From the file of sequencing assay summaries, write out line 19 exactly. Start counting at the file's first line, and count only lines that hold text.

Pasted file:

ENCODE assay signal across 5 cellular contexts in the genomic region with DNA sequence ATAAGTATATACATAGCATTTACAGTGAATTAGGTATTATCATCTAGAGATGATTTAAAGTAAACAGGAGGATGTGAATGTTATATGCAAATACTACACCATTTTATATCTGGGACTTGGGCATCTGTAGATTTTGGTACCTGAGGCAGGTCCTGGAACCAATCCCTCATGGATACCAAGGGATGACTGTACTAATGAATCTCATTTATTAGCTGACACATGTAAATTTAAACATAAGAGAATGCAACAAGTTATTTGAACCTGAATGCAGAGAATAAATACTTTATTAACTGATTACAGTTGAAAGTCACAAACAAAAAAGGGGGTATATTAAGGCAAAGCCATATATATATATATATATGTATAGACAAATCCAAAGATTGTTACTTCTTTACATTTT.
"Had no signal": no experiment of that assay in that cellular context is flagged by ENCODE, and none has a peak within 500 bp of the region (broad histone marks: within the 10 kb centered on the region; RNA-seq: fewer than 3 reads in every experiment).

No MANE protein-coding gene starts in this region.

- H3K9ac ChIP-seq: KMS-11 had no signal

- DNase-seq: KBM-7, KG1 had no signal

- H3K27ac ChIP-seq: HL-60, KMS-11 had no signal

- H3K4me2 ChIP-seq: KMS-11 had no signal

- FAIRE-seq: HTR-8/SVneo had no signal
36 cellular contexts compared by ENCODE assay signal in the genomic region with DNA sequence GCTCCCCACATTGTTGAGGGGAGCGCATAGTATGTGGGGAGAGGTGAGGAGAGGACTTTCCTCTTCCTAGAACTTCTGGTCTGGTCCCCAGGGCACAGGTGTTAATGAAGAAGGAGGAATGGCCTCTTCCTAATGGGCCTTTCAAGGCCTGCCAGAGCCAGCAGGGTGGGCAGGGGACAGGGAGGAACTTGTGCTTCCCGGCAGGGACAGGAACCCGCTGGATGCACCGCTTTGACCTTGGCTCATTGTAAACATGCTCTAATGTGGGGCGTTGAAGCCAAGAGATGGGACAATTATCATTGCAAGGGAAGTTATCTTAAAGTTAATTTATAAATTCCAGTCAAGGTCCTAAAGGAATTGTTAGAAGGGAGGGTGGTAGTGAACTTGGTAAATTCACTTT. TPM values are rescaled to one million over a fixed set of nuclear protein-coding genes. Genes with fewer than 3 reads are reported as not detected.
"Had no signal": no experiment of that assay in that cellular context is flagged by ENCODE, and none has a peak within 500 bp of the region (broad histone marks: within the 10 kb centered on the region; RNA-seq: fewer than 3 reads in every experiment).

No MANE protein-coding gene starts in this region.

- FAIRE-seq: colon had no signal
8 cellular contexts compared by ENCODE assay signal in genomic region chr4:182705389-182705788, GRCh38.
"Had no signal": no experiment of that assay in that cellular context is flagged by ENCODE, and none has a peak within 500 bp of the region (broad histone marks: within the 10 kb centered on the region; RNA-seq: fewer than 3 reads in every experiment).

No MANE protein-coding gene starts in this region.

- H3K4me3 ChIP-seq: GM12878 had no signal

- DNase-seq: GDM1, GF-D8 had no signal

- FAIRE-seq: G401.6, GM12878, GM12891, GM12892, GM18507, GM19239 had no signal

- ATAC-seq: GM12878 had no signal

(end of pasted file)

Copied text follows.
- ATAC-seq: GM12878 had no signal